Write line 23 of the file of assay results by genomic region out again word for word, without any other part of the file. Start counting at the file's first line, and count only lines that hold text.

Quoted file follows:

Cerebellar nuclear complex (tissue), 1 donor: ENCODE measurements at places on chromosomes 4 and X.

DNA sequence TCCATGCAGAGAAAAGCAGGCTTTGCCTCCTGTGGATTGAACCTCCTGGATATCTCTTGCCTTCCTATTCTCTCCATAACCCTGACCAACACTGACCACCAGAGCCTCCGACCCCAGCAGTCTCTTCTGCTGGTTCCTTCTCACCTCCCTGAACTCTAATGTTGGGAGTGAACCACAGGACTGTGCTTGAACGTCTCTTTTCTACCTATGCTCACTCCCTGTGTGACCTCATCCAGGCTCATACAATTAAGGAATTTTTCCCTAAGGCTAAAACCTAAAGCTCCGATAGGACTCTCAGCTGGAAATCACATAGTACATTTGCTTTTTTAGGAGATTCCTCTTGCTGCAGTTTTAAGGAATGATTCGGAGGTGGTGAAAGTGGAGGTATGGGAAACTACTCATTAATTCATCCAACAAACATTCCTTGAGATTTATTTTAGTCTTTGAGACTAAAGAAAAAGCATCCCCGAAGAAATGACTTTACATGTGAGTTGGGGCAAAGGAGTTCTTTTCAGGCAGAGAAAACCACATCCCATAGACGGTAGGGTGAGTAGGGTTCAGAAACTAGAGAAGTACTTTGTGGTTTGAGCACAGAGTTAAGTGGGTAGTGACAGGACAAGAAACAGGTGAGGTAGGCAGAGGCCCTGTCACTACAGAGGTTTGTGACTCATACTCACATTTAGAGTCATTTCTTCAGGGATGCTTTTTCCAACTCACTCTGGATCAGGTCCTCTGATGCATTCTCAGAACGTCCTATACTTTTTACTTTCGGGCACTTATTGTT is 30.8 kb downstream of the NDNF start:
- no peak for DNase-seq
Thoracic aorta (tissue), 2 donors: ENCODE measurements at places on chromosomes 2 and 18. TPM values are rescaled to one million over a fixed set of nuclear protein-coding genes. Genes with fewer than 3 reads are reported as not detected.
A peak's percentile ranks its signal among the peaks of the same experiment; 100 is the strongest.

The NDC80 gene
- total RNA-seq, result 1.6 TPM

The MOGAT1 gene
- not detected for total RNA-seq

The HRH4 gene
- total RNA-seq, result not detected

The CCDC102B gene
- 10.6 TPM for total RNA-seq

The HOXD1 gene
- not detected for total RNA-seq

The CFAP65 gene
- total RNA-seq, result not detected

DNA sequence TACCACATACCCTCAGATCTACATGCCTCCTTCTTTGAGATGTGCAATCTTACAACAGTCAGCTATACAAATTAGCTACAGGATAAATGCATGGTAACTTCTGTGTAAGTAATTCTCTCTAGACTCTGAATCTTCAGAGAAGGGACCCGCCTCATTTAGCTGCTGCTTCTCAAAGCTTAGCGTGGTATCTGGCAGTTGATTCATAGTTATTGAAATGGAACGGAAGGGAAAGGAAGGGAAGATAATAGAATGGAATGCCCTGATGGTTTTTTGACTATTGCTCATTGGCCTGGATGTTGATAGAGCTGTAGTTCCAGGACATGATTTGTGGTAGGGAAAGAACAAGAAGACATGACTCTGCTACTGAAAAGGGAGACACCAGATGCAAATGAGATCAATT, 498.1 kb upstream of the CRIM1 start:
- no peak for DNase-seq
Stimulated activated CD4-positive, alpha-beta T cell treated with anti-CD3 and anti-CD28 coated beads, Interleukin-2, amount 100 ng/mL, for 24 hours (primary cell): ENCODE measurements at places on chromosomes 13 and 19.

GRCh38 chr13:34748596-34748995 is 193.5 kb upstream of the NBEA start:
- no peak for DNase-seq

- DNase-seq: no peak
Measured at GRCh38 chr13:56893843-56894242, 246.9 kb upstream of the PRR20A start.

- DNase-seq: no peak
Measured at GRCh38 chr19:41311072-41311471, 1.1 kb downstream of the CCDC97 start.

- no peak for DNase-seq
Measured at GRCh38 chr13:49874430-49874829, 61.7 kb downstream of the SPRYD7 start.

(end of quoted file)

- DNase-seq: no peak